Several hostages killed in eastern DR Congo by Islamist armed group

At least 16 people have been shot dead for weeks after being taken hostage in the eastern Democratic Republic of Congo, with bloodletting being blamed on armed Islamists, military and local sources said Tuesday.

According to local civilian sources, the victims, including two women, were held by members of the Allied Democratic Forces (ADF), which the US says have ties to the Islamic State group.

The hostages were killed along a main road near Idohu, in the troubled province of Ituri, according to local official Dieudonne Malangai.

Ituri military governor, Johnny Luboya Nkashama, spoke in Komanda, about 40 kilometers from the massacre, and condemned the killings.

“We will strengthen our presence in the region,” he said during a meeting with local residents.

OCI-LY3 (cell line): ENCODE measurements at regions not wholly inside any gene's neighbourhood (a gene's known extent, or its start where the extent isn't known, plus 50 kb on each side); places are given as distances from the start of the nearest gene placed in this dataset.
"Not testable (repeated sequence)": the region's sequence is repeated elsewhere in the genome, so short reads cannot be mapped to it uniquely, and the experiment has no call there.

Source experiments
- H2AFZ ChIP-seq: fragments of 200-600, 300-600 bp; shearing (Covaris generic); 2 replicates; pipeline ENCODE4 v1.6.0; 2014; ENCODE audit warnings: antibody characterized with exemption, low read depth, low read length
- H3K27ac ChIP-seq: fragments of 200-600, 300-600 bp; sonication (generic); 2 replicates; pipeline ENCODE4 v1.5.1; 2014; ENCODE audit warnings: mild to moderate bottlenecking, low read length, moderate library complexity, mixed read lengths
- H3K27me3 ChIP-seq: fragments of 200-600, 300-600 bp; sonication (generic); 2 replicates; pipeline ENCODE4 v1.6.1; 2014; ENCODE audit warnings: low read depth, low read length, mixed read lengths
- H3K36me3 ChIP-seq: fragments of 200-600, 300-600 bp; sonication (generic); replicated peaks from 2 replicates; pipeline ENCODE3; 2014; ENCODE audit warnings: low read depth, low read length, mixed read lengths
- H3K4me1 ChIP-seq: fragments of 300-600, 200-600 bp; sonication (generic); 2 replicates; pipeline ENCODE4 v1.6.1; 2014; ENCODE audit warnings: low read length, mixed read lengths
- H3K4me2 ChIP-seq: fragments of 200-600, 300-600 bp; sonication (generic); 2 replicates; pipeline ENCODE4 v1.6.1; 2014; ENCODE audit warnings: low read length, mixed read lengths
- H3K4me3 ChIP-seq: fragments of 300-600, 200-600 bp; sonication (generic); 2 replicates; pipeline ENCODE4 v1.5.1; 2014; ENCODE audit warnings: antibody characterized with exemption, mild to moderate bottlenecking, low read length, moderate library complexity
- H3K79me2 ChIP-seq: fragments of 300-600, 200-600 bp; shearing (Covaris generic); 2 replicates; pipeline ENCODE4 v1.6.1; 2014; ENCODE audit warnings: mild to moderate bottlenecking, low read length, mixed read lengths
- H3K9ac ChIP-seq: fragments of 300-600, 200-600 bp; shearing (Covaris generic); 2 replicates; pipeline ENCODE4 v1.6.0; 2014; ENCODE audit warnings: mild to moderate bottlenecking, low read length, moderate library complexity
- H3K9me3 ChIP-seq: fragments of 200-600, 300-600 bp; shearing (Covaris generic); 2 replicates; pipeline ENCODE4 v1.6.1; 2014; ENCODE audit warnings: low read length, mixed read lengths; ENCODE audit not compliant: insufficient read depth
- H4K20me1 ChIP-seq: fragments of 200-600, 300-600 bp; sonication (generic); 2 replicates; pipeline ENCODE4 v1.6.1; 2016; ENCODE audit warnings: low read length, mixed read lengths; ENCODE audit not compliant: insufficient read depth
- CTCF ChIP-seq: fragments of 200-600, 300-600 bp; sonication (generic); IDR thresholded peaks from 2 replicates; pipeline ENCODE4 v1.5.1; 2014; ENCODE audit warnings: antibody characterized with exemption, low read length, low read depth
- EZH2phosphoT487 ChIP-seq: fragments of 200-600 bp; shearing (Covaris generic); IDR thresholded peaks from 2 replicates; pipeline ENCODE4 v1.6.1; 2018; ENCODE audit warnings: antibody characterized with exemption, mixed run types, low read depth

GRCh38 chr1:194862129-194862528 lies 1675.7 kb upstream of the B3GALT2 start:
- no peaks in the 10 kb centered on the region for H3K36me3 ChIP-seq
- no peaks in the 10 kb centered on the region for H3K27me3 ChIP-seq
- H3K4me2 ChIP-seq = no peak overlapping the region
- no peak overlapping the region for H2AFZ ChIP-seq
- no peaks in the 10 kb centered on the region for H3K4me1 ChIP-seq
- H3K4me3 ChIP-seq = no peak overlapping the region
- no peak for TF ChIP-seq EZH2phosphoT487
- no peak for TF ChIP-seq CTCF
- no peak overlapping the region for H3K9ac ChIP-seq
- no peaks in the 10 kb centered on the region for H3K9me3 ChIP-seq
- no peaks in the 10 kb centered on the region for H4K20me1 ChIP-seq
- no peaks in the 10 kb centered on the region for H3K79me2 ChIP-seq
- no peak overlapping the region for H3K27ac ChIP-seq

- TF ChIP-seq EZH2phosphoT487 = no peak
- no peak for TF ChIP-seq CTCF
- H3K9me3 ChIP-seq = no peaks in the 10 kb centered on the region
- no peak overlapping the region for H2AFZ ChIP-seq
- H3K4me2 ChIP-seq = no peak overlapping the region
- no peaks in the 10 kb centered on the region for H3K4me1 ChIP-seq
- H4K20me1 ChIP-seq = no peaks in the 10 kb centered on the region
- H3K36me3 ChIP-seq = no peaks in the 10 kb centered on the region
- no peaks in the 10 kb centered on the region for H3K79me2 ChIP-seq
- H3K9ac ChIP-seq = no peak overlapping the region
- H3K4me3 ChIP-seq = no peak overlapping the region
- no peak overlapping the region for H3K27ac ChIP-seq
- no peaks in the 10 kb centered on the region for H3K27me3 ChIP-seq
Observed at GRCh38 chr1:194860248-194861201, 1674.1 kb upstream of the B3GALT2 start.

“Helicopters are already on the scene and other military personnel are on their way with trucks and ammunition to ensure security in the region and organize safe convoys along this road,” the governor added.

He promised to come back within a month to re-evaluate the situation in the area, where thousands have fled their homes to avoid the violence.

“The goal is to completely clean up the area and allow the population to return to the villages,” Nkashama told a skeptical crowd at a public rally.

“It was hoped that martial law would restore security, but people are still dying every day,” he added.

The government of the sprawling Central African country placed Ituri and the neighboring province of North Kivu under martial law in May in an attempt to ramp up the fight against armed groups.

The ADF is the deadliest of dozens of militias operating in the region.

It started as an armed Ugandan Muslim group and has been active in the mineral-rich eastern part of the Democratic Republic of Congo for 30 years.

The Catholic Church of the DRC says the ADF has killed about 6,000 civilians since 2013, while a respected US-based observer, the Kivu Security Tracker (KST), blames it for more than 1,200 deaths in the Beni alone. area since 2017.


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